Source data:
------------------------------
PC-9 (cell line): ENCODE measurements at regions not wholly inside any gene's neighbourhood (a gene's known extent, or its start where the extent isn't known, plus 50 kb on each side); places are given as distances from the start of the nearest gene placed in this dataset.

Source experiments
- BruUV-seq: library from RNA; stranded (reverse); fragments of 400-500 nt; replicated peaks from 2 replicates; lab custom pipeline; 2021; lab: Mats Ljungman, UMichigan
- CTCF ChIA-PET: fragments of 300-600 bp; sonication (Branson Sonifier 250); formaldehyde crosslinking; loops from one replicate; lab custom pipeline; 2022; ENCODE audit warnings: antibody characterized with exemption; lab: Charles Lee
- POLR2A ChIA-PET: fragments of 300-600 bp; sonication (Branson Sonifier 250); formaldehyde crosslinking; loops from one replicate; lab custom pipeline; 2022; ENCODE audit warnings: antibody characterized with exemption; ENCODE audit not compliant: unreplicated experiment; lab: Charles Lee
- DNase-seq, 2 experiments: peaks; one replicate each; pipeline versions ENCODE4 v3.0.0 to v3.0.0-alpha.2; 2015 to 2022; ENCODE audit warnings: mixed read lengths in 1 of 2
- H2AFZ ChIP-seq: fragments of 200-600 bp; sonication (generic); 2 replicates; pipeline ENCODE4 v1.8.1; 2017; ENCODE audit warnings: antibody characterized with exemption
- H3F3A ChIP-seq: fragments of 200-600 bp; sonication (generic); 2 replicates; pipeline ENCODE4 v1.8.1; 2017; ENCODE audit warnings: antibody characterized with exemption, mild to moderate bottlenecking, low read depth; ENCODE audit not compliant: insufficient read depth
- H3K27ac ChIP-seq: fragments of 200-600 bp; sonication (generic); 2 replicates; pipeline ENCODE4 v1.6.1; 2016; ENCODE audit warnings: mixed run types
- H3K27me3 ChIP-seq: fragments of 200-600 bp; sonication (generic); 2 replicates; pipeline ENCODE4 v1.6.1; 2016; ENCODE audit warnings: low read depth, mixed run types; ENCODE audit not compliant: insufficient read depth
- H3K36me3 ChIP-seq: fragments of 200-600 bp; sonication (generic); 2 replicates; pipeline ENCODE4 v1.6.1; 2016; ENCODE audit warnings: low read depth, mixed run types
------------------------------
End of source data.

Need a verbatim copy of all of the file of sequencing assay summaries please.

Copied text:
PC-9 (cell line): ENCODE measurements at regions not wholly inside any gene's neighbourhood (a gene's known extent, or its start where the extent isn't known, plus 50 kb on each side); places are given as distances from the start of the nearest gene placed in this dataset.

Source experiments
- BruUV-seq: library from RNA; stranded (reverse); fragments of 400-500 nt; replicated peaks from 2 replicates; lab custom pipeline; 2021; lab: Mats Ljungman, UMichigan
- CTCF ChIA-PET: fragments of 300-600 bp; sonication (Branson Sonifier 250); formaldehyde crosslinking; loops from one replicate; lab custom pipeline; 2022; ENCODE audit warnings: antibody characterized with exemption; lab: Charles Lee
- POLR2A ChIA-PET: fragments of 300-600 bp; sonication (Branson Sonifier 250); formaldehyde crosslinking; loops from one replicate; lab custom pipeline; 2022; ENCODE audit warnings: antibody characterized with exemption; ENCODE audit not compliant: unreplicated experiment; lab: Charles Lee
- DNase-seq, 2 experiments: peaks; one replicate each; pipeline versions ENCODE4 v3.0.0 to v3.0.0-alpha.2; 2015 to 2022; ENCODE audit warnings: mixed read lengths in 1 of 2
- H2AFZ ChIP-seq: fragments of 200-600 bp; sonication (generic); 2 replicates; pipeline ENCODE4 v1.8.1; 2017; ENCODE audit warnings: antibody characterized with exemption
- H3F3A ChIP-seq: fragments of 200-600 bp; sonication (generic); 2 replicates; pipeline ENCODE4 v1.8.1; 2017; ENCODE audit warnings: antibody characterized with exemption, mild to moderate bottlenecking, low read depth; ENCODE audit not compliant: insufficient read depth
- H3K27ac ChIP-seq: fragments of 200-600 bp; sonication (generic); 2 replicates; pipeline ENCODE4 v1.6.1; 2016; ENCODE audit warnings: mixed run types
- H3K27me3 ChIP-seq: fragments of 200-600 bp; sonication (generic); 2 replicates; pipeline ENCODE4 v1.6.1; 2016; ENCODE audit warnings: low read depth, mixed run types; ENCODE audit not compliant: insufficient read depth
- H3K36me3 ChIP-seq: fragments of 200-600 bp; sonication (generic); 2 replicates; pipeline ENCODE4 v1.6.1; 2016; ENCODE audit warnings: low read depth, mixed run types